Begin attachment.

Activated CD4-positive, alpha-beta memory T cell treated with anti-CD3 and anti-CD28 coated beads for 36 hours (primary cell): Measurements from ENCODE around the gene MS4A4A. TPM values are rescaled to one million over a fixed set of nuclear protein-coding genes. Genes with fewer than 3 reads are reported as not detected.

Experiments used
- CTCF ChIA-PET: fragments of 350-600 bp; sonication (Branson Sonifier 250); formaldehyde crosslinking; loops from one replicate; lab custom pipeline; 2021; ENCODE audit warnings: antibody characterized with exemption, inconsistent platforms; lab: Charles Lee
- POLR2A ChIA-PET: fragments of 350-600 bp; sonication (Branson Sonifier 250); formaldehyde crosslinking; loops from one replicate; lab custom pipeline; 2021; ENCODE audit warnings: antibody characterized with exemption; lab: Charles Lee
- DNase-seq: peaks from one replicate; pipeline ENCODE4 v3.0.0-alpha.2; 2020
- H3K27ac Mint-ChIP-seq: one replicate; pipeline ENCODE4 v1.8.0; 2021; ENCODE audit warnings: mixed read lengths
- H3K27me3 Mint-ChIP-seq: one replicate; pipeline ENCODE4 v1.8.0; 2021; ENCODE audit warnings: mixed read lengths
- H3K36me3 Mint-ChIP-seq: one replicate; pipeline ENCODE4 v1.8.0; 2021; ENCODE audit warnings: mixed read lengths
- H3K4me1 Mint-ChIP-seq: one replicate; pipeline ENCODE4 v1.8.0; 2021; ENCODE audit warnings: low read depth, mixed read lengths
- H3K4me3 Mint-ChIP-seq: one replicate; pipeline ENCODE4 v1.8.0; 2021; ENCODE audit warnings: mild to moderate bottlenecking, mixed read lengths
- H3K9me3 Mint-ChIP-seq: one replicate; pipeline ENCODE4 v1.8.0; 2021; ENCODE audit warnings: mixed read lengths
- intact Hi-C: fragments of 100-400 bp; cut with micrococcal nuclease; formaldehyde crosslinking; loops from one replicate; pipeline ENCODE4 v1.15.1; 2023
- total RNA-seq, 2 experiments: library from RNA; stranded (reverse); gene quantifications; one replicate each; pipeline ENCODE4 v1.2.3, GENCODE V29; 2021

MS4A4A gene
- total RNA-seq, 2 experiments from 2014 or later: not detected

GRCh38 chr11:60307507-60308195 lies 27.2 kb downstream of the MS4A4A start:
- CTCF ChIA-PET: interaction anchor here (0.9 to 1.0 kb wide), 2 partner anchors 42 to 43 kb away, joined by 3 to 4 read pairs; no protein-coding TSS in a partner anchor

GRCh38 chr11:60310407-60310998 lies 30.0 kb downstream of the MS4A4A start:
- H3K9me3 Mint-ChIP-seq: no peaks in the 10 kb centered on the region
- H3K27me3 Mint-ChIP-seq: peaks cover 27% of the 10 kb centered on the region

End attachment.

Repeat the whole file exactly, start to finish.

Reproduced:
Activated CD4-positive, alpha-beta memory T cell treated with anti-CD3 and anti-CD28 coated beads for 36 hours (primary cell): Measurements from ENCODE around the gene MS4A4A. TPM values are rescaled to one million over a fixed set of nuclear protein-coding genes. Genes with fewer than 3 reads are reported as not detected.

Experiments used
- CTCF ChIA-PET: fragments of 350-600 bp; sonication (Branson Sonifier 250); formaldehyde crosslinking; loops from one replicate; lab custom pipeline; 2021; ENCODE audit warnings: antibody characterized with exemption, inconsistent platforms; lab: Charles Lee
- POLR2A ChIA-PET: fragments of 350-600 bp; sonication (Branson Sonifier 250); formaldehyde crosslinking; loops from one replicate; lab custom pipeline; 2021; ENCODE audit warnings: antibody characterized with exemption; lab: Charles Lee
- DNase-seq: peaks from one replicate; pipeline ENCODE4 v3.0.0-alpha.2; 2020
- H3K27ac Mint-ChIP-seq: one replicate; pipeline ENCODE4 v1.8.0; 2021; ENCODE audit warnings: mixed read lengths
- H3K27me3 Mint-ChIP-seq: one replicate; pipeline ENCODE4 v1.8.0; 2021; ENCODE audit warnings: mixed read lengths
- H3K36me3 Mint-ChIP-seq: one replicate; pipeline ENCODE4 v1.8.0; 2021; ENCODE audit warnings: mixed read lengths
- H3K4me1 Mint-ChIP-seq: one replicate; pipeline ENCODE4 v1.8.0; 2021; ENCODE audit warnings: low read depth, mixed read lengths
- H3K4me3 Mint-ChIP-seq: one replicate; pipeline ENCODE4 v1.8.0; 2021; ENCODE audit warnings: mild to moderate bottlenecking, mixed read lengths
- H3K9me3 Mint-ChIP-seq: one replicate; pipeline ENCODE4 v1.8.0; 2021; ENCODE audit warnings: mixed read lengths
- intact Hi-C: fragments of 100-400 bp; cut with micrococcal nuclease; formaldehyde crosslinking; loops from one replicate; pipeline ENCODE4 v1.15.1; 2023
- total RNA-seq, 2 experiments: library from RNA; stranded (reverse); gene quantifications; one replicate each; pipeline ENCODE4 v1.2.3, GENCODE V29; 2021

MS4A4A gene
- total RNA-seq, 2 experiments from 2014 or later: not detected

GRCh38 chr11:60307507-60308195 lies 27.2 kb downstream of the MS4A4A start:
- CTCF ChIA-PET: interaction anchor here (0.9 to 1.0 kb wide), 2 partner anchors 42 to 43 kb away, joined by 3 to 4 read pairs; no protein-coding TSS in a partner anchor

GRCh38 chr11:60310407-60310998 lies 30.0 kb downstream of the MS4A4A start:
- H3K9me3 Mint-ChIP-seq: no peaks in the 10 kb centered on the region
- H3K27me3 Mint-ChIP-seq: peaks cover 27% of the 10 kb centered on the region